Fire departments beware! On August 17, 2006, President Bush signed into law the “Pension Protection Act of 2006.” This new law requires all organizations to file forms with the Internal Revenue Service once per year. Failure to comply with the law will result in loss of tax exempt status.
The Prior Law
Until now, only organizations that generated more than $25,000 of revenues were required to file Federal Income Tax Form 990. Now, all organizations must file either a tax return or proper notice form, depending on income.
Revocation of Exempt Status if Returns and/or Notices Not Filed
Under the new law, federal income tax exempt status is REVOKED if an organization with at least $25,000 of revenues fails to file Form 990 for three successive years. This is in addition to the possible $10,000 per year penalty for failure to file the tax return. Organizations with less than $25,000 of gross income that fail to file the required notice for three successive years will also lose tax exempt status.
New Notice Requirement for Small Organizations
The new law requires all 501(c)(3) organizations with less than $25,000 of income to furnish annually, in electronic form, and at such time and in such manner as the I.R.S. may require, a notice setting forth:
(A) the legal name of the organization,
(B) any name under which such organization operates or does business,
(C) the organization’s mailing address and Internet web site address (if any),
(D) the organization’s taxpayer identification number,
(E) the name and address of a principal officer, and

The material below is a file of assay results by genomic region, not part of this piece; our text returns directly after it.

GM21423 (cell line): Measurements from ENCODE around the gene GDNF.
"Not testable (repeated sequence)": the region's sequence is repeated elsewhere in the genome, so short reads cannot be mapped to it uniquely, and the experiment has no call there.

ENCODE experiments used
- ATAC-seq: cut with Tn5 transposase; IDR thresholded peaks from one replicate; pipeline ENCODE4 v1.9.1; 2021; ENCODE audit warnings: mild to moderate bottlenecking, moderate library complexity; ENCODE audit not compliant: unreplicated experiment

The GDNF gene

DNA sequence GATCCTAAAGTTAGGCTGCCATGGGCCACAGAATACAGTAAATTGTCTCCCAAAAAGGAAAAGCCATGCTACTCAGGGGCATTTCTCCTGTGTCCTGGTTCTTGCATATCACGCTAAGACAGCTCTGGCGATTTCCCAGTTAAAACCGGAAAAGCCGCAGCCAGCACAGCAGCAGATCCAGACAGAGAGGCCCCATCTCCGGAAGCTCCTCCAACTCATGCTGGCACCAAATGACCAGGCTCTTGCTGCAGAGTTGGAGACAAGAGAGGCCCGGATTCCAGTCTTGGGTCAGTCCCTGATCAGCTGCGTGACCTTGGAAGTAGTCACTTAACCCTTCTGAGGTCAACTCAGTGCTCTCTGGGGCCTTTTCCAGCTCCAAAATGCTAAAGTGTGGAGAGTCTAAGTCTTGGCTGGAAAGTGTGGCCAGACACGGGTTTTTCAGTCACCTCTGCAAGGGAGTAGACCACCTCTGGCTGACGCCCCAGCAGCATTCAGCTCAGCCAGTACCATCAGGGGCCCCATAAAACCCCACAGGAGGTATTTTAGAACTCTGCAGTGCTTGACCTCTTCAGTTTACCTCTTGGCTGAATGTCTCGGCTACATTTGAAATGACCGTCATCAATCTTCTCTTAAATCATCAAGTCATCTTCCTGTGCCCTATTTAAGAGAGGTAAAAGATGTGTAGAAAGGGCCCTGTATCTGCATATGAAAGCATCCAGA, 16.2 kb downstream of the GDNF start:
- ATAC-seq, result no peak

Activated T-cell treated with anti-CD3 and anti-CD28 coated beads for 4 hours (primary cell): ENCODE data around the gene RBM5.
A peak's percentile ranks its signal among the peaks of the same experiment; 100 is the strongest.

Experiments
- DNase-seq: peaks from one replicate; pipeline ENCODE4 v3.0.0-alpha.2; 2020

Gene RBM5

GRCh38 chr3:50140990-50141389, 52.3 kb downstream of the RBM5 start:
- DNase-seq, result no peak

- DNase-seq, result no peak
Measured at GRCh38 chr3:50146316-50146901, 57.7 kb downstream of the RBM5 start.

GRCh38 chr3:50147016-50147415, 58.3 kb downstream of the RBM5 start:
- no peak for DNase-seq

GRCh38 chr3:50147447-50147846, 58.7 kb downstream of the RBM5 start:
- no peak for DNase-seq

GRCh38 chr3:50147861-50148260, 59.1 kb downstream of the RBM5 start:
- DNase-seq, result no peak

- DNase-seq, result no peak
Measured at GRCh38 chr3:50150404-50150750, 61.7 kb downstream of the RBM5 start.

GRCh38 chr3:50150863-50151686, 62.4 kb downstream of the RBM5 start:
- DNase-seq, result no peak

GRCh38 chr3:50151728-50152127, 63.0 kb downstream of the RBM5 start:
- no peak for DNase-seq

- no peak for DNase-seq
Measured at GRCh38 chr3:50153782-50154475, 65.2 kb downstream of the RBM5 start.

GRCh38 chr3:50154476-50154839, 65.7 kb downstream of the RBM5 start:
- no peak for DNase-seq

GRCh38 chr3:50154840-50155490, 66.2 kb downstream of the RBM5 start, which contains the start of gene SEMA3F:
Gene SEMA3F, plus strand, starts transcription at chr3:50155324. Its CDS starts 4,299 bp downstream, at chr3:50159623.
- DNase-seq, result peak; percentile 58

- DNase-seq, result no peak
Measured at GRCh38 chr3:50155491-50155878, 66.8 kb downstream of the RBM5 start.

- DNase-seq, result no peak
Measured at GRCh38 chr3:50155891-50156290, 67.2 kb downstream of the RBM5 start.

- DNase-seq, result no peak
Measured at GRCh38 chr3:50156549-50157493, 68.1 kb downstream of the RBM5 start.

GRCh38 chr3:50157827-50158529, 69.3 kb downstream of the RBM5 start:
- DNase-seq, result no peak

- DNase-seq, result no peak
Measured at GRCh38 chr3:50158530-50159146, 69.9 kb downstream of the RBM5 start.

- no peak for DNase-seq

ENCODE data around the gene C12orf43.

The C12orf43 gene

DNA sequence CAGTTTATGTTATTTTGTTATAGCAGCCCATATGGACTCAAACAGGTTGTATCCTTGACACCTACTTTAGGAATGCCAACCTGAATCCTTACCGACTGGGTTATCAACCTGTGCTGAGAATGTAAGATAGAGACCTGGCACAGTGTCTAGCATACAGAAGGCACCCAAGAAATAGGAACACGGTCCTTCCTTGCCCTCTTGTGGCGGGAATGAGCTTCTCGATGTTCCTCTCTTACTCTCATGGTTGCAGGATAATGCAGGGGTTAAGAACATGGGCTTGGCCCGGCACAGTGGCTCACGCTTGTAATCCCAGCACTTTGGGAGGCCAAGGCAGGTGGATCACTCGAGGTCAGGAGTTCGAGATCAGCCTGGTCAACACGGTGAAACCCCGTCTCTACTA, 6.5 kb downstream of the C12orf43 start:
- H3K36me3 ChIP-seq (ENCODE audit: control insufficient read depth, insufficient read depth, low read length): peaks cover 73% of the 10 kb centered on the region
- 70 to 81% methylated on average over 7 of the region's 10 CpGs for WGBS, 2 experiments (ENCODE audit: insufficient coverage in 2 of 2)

(F) evidence of the continuing basis for the organization’s exemption from the filing requirements under subsection (a)(1)
The new reporting form is being created by the I.R.S. and will inevitably require some skill in preparing and filing.
What If Your Tax Exempt Status is Revoked?
The I.R.S. will publish a list of the organizations that have had tax exempt status revoked. The organization will have to reapply for new exempt status. If the organization can show “reasonable cause” for failure to file the return/notice, and reapplies, exemption may be granted retroactively to the date of loss of exemption, so that there is no break in tax exempt status. However, the re-application process is complicated and time consuming.
The I.R.S. will also notify New York State of the loss of charitable status, which could lead to a loss of charitable donations to the organization.
What Should You Do Now?
Start filing! The Pinsky Law Group, PLLC prepares the required tax returns and tax exempt applications for numerous fire departments across the state of New York! Contact us at: (315) 428-8345.